The World Bank has disclosed that learning crisis has the potential of undermining sustainable growth.
Acting Country Manager of the World Bank Dr. Beatrix Allah-Mensah says the Human Capital Index (HCI) scores across countries is 0.56.
This implies that a child born today will only be 56% productive by age 18 as opposed to the bench mark set for a child with complete education and full health.
“As a major contributor to human capital deficits, the learning crisis undermines sustainable growth and poverty reduction,” she said.
Her comments come on the back of the End Poverty Day celebration at the World Bank Head Office in Greater Accra. The 2019 theme for End Poverty Day is ‘Ending Learning Poverty: What will it take?’
Dr. Allah-Mensah, who said this at a ceremony to mark the Day, said the relevance of human capital in sustainable growth cannot be overestimated, and that human capital contributes to 60% of wealth.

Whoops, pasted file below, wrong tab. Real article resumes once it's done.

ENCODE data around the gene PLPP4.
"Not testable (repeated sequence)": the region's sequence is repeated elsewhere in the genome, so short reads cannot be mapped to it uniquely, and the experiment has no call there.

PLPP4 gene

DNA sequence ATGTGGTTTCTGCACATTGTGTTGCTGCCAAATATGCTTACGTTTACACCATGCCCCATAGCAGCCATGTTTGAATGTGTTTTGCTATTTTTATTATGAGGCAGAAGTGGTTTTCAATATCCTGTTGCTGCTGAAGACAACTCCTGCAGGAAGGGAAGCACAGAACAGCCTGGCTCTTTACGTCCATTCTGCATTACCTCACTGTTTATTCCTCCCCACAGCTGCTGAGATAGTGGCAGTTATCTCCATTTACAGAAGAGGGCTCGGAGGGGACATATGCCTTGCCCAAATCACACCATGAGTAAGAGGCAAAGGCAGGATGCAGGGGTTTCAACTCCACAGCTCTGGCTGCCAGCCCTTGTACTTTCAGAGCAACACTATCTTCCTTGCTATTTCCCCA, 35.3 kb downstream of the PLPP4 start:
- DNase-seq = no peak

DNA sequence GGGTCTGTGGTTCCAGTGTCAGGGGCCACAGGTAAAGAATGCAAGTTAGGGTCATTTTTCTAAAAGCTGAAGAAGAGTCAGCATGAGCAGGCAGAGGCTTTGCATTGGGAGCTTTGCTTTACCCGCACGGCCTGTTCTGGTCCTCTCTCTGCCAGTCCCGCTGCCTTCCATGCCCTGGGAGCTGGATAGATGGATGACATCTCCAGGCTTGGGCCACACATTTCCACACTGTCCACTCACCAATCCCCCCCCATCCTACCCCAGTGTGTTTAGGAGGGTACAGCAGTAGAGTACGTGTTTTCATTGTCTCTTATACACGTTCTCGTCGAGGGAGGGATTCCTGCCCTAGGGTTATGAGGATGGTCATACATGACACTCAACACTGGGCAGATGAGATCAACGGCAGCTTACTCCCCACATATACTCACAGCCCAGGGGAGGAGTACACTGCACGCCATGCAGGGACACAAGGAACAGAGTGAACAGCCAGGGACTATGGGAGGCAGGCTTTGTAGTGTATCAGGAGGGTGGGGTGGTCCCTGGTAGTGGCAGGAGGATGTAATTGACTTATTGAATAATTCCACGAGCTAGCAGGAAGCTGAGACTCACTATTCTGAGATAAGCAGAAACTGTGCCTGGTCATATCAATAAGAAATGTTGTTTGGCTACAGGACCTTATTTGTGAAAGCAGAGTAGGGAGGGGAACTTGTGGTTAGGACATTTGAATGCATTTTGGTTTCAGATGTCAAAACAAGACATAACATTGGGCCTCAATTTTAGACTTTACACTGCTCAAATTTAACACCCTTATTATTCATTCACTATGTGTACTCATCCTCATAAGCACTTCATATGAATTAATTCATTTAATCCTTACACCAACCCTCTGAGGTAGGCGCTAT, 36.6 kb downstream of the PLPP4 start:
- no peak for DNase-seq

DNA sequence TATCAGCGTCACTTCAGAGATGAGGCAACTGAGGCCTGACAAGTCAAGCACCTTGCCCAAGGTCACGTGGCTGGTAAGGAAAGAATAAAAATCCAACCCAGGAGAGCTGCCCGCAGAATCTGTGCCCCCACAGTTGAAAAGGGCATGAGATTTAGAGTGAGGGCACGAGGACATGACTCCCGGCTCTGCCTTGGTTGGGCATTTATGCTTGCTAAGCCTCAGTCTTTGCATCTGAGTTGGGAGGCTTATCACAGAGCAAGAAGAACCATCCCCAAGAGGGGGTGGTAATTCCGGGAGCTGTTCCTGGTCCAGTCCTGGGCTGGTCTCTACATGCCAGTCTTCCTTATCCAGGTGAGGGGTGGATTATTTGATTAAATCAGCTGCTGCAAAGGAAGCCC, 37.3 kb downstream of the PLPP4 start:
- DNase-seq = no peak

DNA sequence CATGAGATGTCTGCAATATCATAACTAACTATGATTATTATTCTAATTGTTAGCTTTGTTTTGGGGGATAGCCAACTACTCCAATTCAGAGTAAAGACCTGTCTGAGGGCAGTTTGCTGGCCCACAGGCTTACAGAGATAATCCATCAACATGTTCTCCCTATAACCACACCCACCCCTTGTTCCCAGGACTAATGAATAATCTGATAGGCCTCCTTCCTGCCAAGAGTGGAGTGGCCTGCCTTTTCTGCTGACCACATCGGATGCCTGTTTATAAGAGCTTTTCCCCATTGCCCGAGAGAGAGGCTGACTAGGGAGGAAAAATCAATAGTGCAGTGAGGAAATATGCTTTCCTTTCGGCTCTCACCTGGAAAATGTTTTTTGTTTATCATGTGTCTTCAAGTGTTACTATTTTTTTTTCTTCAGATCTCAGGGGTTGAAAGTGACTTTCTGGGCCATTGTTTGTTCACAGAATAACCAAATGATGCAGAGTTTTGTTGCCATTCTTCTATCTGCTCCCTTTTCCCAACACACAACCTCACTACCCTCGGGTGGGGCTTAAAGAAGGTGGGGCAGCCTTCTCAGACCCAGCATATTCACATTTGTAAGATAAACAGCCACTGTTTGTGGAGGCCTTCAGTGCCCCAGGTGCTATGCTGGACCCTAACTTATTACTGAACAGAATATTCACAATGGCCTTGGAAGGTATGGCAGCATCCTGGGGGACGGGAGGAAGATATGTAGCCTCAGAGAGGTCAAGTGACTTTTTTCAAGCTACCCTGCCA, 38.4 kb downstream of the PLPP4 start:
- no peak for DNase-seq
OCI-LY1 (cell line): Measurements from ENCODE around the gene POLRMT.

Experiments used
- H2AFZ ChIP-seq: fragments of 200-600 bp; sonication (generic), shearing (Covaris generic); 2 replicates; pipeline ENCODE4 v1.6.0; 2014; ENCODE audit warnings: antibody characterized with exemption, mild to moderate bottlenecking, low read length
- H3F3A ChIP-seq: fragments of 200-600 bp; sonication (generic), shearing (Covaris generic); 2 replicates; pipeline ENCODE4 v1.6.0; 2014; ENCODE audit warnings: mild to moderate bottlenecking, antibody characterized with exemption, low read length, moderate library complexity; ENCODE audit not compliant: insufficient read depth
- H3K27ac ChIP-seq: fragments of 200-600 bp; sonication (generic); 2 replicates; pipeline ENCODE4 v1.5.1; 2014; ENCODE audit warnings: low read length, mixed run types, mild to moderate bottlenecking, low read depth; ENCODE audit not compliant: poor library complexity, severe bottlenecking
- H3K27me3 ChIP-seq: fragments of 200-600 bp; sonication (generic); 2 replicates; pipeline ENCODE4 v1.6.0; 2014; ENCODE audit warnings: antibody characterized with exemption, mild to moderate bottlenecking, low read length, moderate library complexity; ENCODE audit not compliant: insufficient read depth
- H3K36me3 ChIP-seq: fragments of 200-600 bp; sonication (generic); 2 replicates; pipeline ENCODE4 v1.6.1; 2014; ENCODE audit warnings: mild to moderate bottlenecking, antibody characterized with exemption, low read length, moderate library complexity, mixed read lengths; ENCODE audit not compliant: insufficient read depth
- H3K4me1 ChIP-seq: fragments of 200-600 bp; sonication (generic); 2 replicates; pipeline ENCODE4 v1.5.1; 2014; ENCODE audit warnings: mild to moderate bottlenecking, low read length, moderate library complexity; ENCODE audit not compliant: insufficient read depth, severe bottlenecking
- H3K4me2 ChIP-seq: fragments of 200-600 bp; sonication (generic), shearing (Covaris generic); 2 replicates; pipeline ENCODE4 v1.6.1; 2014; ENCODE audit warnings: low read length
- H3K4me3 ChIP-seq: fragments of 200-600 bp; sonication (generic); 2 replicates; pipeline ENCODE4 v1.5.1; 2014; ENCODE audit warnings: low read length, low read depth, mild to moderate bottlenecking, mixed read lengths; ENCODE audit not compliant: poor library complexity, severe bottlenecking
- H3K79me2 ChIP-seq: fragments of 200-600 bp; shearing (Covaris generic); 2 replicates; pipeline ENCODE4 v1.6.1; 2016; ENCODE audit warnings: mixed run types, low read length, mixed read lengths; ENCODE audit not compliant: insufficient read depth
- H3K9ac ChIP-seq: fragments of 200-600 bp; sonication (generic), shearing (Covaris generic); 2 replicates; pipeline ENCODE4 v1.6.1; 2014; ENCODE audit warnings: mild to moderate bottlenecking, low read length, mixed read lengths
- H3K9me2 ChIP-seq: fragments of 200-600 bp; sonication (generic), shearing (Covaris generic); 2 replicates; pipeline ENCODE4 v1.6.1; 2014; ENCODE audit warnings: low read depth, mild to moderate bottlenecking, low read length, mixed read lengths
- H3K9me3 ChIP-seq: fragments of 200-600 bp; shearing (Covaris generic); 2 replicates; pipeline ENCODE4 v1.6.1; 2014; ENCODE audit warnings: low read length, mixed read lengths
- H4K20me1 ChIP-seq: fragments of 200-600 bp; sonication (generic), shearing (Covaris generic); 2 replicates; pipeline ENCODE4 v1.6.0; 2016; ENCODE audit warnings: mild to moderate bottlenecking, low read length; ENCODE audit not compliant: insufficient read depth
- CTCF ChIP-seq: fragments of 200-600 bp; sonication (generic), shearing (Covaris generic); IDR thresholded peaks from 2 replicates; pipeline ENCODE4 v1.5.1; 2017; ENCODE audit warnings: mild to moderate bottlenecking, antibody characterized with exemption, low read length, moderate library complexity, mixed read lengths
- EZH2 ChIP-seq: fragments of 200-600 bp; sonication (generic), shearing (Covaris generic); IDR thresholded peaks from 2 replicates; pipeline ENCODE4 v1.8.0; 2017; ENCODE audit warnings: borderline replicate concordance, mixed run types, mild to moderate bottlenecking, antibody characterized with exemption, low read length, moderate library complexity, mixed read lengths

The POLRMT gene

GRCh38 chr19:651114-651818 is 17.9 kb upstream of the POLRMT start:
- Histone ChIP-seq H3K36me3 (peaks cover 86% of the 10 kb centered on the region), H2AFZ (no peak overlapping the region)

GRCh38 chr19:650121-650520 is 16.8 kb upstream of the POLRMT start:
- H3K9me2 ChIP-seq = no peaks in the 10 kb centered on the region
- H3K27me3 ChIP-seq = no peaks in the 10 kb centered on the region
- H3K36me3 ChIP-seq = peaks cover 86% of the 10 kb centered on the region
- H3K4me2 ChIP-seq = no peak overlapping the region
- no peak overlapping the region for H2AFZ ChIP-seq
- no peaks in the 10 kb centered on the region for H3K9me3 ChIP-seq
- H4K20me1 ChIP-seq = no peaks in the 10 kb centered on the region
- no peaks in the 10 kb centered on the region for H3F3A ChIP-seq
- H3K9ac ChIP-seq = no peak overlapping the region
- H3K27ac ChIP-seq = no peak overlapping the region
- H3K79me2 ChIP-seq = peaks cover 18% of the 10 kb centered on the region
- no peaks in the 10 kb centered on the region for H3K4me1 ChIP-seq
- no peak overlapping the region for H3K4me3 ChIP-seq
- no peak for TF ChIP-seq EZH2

She attributed the deficit in human capital to a learning crisis emanating from shortcomings in quality and quantity of schooling.
“Poor education outcomes thus have major costs for future prosperity,” she reiterated.
The World Bank Country Manager outlined three key solutions to combat the human capital deficit, namely a refreshed education approach, a literacy policy and an ambitious measurement and research agenda.
On her part, a Deputy Education Minister, Gifty Twum-Ampofo, revealed Ghana ranks 116 out of 154 countries on the human capital index.
She mentioned that Ghana joined the Human Capital Project instituted by the World Bank last year to build political commitment for accelerating investment in people in health and educational sectors.
She underscored the need for a collective effort from parents, policy makers, teachers and students to help close the learning gap.
Ending her speech, she called for action to redouble efforts in countries where extreme learning poverty is entrenched and pace of ‘Ending Learning Poverty’ is at risk of decelerating.
By Ferdinard Tiekon| 3news.com| Ghana